August 14, 2006
Changing Section 1983 To Allow Land Use Claims In Federal Court
John Baker has a commentary in the Legal Times today (subscription required, unfortunately) discussing the so-called Private Property Rights Implementation Act, which would change Section 1983 to allow landowners to bring land use lawsuits in federal courts. Here's an excerpt:
Complaining about the high percentage of land-use disputes dismissed by federal judges, developers lobbied hard in 2000 for a bill designed to nullify the U.S. Supreme Court's decision in Williamson County Regional Planning Commission v. Hamilton Bank of Johnson City (1985), which required plaintiffs in federal takings claims to seek compensation in state court before filing those claims in federal court. Although it passed the House, the bill met a deserved death in the Senate.
Six years later, Rep. Chabot has resurrected his failed 2000 bill and has tacked on a stunning new section. It would amend the Ku Klux Klan Act of 1871, 42 U.S.C. §1983, to require all judges presiding in suits that allege that property rights were taken in violation of substantive due process to judge the defendant's conduct according to 'whether it is arbitrary, capricious, an abuse of discretion, or otherwise not in accordance with law.'
This statutory expansion of substantive due process claims erases the line between constitutional violations and mistakes in the interpretation or application of state land-use statutes and local ordinances. As then-Judge Samuel Alito Jr. recognized in 2003, 'every appeal by a disappointed developer from an adverse ruling of the local planning board involves some claim of abuse of legal authority.' Conservative Judge Richard Posner made a similar observation when he wrote, 'If the plaintiffs can get us to review the merits. .. under state law, we cannot imagine what zoning dispute could not be shoehorned into federal court in this way, there to displace or postpone consideration of some worthier object of federal judicial solicitude.'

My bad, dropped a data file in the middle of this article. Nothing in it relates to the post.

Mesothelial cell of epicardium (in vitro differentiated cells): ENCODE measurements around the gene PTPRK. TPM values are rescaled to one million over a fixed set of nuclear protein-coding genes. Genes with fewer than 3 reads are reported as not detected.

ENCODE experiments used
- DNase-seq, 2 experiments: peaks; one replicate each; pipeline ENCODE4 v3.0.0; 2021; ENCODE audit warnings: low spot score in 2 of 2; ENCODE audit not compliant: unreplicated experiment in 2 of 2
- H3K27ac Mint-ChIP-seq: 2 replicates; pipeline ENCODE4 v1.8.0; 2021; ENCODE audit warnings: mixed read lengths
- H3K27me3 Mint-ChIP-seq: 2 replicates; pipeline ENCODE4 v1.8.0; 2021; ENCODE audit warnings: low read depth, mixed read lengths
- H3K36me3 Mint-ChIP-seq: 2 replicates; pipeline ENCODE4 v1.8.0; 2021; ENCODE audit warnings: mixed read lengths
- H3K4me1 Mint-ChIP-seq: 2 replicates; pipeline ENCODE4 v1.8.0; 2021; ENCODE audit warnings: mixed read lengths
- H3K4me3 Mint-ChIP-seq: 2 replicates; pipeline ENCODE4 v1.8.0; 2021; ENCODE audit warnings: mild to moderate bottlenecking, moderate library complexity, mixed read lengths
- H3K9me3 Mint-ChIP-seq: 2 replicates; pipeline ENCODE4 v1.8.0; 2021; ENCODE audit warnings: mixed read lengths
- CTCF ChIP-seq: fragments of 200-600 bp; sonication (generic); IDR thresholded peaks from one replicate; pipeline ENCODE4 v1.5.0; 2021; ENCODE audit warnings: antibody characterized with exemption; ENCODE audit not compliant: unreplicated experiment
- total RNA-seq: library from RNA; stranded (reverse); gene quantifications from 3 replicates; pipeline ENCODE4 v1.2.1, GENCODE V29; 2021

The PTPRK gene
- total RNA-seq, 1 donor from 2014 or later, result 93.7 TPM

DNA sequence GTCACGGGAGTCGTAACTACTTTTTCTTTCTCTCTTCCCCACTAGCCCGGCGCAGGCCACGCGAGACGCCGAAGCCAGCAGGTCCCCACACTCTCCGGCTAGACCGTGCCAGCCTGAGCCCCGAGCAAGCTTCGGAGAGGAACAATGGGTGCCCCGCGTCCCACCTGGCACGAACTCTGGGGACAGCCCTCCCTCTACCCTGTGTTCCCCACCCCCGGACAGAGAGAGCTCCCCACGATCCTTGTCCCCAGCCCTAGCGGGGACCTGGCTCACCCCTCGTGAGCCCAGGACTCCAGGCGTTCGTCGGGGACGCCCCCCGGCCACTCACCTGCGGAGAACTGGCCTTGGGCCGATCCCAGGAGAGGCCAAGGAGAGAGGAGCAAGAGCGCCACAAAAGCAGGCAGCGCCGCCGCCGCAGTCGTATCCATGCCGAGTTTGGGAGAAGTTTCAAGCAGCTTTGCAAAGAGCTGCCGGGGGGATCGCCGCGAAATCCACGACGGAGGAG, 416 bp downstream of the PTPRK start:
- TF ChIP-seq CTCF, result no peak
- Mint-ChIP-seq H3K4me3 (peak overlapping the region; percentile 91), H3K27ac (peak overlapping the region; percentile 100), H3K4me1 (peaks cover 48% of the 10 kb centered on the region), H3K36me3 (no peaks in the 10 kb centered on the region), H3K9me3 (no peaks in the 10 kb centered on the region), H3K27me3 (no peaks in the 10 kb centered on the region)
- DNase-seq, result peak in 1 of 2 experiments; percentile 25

If the bill becomes law, small communities with the courage to say no to developers would find themselves debating the meaning of their own ordinances in federal courtrooms, often located hundreds of miles away. And because any land-use decision 'not in accordance with law' would thereby become a constitutional violation actionable under Section 1983, developers would finally achieve their long-standing goal: to make taxpayers foot the bill for attorney fees incurred in fights about the meaning and application of local law. . . .
The test for substantive due process violations that judges would be required to follow under this bill does not come from the text or legislative history of the due process clause of the 14th Amendment or from any federal appellate court's current interpretation of substantive due process. Instead, Chabot appears to have borrowed it, word for word, from the Administrative Procedure Act of 1946 -- a statute that has nothing to do with constitutional interpretation or federal court review of state and local government decisions. The notion that 'the federal government knows best' has never had a place in conservative jurisprudence, particularly in areas traditionally of local concern, such as zoning. But this bill would federalize nearly every kind of local dispute regarding land-use regulation.
The best thing about Chabot's bill is that he has chosen an unconstitutional means of accomplishing his dubious ends. Congress has authority to create new rights by statute, but this bill does not attempt to do that. Instead, the bill takes a path of greater legal resistance by directing federal judges on how they must read existing language in the U.S. Constitution. It explicitly instructs judges how they are to interpret the 14th Amendment's due process clause.
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